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Talking to teens


Tailoring messages about the risks of sun exposure will effectively educate teens about the dangers of outdoor and indoor tanning and encourage them to practice sun-safe behavior, according to pediatric dermatologists.

Key Points

National report - Clinicians say that conveying messages about basic science, as well as discussing the wide-ranging adverse effects of sun exposure and exposure to indoor ultraviolet (UV) radiation, are likely to modify the behavior of young people to avoid future sun worship.

"I emphasize to them that DNA is the software of life in that it directs cellular activity and function," he tells Dermatology Times.

"When this argument is explained at a cellular level - that injury to the cells' software (DNA) can result in cancer many years later - most of the young people listen and ask intelligent and relevant questions," says Dr. Beckett, who has been involved in community education with young people in the junior lifeguard program for more than 20 years.

A long-time surfer and father of three children who have all been lifeguards, Dr. Beckett gives frequent talks to California youths on the dangers of extended sun exposure, lecturing to about 2,500 children per year.

He has also produced a video for local school and community use on sun-safe behavior, and advises viewers to take protective steps to prevent sun damage, such as wearing hats, sunglasses and Lycra shirts; regularly applying sunscreen; sitting under umbrellas on the beach; and, if possible, avoiding sun exposure during the peak hours of 10 a.m. to 4 p.m.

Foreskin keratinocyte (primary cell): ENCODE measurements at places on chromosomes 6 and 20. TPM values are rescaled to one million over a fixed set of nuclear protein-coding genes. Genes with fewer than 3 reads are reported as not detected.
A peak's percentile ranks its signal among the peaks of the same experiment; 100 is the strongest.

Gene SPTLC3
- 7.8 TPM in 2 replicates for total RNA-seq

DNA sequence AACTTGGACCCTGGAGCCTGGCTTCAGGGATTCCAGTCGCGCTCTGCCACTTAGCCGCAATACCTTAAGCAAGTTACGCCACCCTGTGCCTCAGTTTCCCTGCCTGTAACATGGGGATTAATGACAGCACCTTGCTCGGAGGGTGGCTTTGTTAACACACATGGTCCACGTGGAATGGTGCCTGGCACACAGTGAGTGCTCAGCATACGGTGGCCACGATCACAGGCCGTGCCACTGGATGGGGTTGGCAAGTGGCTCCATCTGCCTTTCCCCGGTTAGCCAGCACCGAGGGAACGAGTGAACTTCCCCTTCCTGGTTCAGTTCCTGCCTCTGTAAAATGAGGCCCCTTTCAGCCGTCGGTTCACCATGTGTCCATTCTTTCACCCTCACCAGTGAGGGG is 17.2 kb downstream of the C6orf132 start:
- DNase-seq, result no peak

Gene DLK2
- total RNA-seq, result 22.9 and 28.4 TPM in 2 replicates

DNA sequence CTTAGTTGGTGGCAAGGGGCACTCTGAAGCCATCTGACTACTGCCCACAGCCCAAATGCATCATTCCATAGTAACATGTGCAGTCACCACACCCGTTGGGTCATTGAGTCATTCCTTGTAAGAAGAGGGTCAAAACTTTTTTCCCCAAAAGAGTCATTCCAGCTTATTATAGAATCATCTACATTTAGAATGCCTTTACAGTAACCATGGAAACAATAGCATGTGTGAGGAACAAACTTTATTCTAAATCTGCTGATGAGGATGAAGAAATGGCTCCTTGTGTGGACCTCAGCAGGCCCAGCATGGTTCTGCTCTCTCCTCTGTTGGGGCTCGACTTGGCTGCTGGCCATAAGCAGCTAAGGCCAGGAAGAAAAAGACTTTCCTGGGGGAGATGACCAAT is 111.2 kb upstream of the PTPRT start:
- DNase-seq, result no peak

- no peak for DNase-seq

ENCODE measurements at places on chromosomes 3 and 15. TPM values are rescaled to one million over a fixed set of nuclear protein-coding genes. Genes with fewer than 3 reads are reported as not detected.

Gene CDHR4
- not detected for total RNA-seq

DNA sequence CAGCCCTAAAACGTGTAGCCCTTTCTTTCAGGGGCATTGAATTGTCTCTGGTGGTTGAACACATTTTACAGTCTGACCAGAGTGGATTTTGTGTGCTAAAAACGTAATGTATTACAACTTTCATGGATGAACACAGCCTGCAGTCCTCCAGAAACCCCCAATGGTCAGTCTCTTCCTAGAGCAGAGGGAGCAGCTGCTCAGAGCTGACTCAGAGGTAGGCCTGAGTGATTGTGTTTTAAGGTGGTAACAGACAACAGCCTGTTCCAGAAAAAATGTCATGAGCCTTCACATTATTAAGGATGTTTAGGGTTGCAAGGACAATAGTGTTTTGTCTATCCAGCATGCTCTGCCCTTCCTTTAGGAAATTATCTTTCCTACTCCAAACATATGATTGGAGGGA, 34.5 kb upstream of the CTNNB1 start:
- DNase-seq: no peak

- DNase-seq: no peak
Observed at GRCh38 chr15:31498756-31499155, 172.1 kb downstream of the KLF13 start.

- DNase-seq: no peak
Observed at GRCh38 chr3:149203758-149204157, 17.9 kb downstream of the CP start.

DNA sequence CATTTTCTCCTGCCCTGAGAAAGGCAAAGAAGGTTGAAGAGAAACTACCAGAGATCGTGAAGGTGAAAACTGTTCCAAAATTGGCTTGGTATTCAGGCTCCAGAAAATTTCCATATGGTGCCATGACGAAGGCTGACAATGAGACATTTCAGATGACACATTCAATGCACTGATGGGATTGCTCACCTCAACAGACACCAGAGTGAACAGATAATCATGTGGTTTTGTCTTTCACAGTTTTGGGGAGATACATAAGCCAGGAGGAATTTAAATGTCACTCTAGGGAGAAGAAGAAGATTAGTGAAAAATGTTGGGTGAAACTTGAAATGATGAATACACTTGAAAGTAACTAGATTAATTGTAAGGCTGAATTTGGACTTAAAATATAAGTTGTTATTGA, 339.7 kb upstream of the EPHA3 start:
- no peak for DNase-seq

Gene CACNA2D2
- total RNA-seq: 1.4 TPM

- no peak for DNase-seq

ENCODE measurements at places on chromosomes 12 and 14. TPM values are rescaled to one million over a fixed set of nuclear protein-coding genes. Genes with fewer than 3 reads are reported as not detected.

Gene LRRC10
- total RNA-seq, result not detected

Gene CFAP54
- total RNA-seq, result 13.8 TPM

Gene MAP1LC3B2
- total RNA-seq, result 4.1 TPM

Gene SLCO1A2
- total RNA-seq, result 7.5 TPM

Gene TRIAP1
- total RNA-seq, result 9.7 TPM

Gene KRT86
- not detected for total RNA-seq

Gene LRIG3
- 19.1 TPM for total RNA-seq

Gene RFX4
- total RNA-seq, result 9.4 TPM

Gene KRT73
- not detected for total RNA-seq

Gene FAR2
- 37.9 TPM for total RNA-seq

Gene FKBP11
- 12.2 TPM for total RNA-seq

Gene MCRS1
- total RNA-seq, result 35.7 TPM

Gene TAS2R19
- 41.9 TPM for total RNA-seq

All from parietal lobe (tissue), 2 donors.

"I think the fact that I surf is a reason the youngsters do listen," Dr. Beckett says. "They see me out on the water, and I'm wearing a full-length wetsuit and hat to protect myself from the sun."

AAD reaches out

The American Academy of Dermatology (AAD) has also recognized that young people are an audience that must be reached in terms of communicating the dangers of sun exposure and indoor tanning.

The AAD developed a series of public service announcements (PSAs) aimed at adolescent girls ages 12 to 14 to warn them of the effects of sun exposure and indoor UV radiation exposure.

The campaign is part of the AAD's long-term initiative to reduce the incidence of skin cancer in the United States. The academy notes that data show females are starting to tan as young as at age 12.

"We have data linking tanning salon use to the development of malignant melanoma, as well as data showing tanning behavior is addictive," says Arielle Kauvar, M.D., clinical associate professor of dermatology, New York University School of Medicine in New York and chairman of the council of communication for the AAD.

"We also know that young girls are starting to tan at a younger age and are increasingly frequenting indoor tanning salons," Dr. Kauvar says. "These reports, taken together with the increased risk of malignant melanoma in individuals who begin in-door tanning at a young age, gave rise to the idea that we should target individuals before they start this activity."

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